The observed changes in wader numbers were the same on both the central heather-dominated part of the study area, where both predator control and heather management were carried out, and the surrounding grass-dominated area, where only predator control was carried out. Golden plover was the only species with a strong preference for managed heather, whereas breeding densities of curlew, lapwing and snipe were higher in grass-dominated areas.
Although grouse moor management stopped again in spring 2016, the beneficial effect on waders lasted into 2017, probably because chicks that fledged in the previous year returned to the area to breed. By 2017, however, predator numbers had risen again and numbers of all waders fell in 2018.
Comparing the different management periods showed that breeding densities of curlew, golden plover and lapwing were highest during the first managed period (1992-1999), but fell when grouse moor management ceased in 1999. Curlew and golden plover, but not lapwing, then showed a partial recovery when management was restored in 2008. Snipe numbers were lowest in the first managed period, but rose during the period of no management, and continued rising when grouse moor management was reinstated.
What does this mean?
This study showed that restoring grouse moor management on Langholm moor increased breeding numbers of curlew and golden plover, which were previously in decline, as well as snipe. Lapwing numbers did not change. These trends are counter to the regional and national trends, which show declines for all species.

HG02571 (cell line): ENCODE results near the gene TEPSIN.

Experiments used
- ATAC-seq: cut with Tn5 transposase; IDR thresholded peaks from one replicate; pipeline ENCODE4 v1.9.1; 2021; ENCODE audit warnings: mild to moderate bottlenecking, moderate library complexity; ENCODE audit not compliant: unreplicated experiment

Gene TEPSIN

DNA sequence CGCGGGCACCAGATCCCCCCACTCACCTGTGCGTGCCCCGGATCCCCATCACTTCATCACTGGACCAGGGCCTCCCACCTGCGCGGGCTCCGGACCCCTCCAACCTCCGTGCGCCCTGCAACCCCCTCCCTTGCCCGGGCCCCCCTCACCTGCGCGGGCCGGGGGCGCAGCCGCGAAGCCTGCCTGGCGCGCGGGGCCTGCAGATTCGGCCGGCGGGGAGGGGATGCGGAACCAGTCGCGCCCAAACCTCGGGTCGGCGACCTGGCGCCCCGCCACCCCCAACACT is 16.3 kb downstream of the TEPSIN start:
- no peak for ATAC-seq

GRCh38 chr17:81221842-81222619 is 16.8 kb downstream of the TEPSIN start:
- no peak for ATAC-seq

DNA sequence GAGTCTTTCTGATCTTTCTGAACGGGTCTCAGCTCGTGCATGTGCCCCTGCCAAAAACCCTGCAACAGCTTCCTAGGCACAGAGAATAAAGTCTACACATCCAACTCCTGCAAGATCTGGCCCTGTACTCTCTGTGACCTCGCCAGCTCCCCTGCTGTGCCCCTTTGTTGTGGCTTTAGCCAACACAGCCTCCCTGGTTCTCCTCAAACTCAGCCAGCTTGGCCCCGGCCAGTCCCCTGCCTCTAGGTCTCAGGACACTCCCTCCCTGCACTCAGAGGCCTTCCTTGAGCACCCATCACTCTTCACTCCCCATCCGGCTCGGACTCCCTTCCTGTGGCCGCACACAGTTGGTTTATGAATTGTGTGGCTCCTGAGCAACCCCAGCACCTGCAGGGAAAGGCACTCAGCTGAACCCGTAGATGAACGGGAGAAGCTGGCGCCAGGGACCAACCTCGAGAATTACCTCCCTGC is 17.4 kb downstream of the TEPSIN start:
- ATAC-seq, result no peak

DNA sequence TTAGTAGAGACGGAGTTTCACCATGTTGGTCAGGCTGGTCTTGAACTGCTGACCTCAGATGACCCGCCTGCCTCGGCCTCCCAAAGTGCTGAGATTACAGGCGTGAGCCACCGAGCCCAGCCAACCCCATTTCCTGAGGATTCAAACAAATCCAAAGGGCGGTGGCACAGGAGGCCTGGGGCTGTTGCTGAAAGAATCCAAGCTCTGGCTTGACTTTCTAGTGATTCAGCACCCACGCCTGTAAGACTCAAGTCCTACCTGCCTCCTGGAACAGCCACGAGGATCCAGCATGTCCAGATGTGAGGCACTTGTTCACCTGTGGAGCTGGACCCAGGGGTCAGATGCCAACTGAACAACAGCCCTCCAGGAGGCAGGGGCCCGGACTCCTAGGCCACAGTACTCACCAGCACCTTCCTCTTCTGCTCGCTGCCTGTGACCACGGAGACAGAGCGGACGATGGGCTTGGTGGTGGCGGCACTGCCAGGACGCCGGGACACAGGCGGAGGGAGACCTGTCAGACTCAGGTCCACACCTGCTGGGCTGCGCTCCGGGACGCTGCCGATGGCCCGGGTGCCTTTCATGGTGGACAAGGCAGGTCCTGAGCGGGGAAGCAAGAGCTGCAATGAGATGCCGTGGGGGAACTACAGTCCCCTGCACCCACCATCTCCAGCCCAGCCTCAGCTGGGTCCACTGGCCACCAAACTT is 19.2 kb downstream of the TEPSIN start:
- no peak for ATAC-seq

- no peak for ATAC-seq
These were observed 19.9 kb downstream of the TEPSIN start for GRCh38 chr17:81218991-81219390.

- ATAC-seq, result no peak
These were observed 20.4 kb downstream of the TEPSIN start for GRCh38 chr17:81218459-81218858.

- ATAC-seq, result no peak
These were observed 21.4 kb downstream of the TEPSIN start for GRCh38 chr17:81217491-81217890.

Management for grouse included both predator control and heather management, which were introduced together, making it difficult to separate their relative effects. However, our results showed that changes in wader numbers were the same on both the managed heather moorland and the surrounding grassland. This indicated that the observed increases were largely associated with reduced predator abundance, which occurred across the whole study area. As many waders prefer short vegetation, heather burning or cutting may provide additional benefits. However, at Langholm, this may have been counteracted by reductions in sheep grazing, which increased vegetation height and density.
Predator control on the study area reduced fox and crow abundance by more than half. Predation is known to be a limiting factor for wader populations, and previous GWCT research showed that predator control alone can allow local populations of breeding waders to grow. This agrees with other studies comparing moors that are managed for grouse with those that aren’t, which generally find between two and five times higher breeding densities of curlew, golden plover and lapwing on grouse moors.
This study highlights how management for red grouse can contribute to the conservation of other ground-nesting birds. Now that grouse moor management has stopped again on Langholm moor, wader numbers are expected to decline once again, as already indicated by lower breeding numbers in 2018.
This study was part of the Langholm Moor Demonstration Project, a long-running collaboration between the GWCT, SNH, Buccleuch Estates, the RSPB and Natural England, which aimed to resolve conflict between driven grouse shooting and raptor conservation.
Read the original abstract
Ludwig SC, Roos S, Baines D (2019) Responses of breeding waders to restoration of grouse management on a moor in South-West Scotland. Journal of Ornithology 160: 789–797.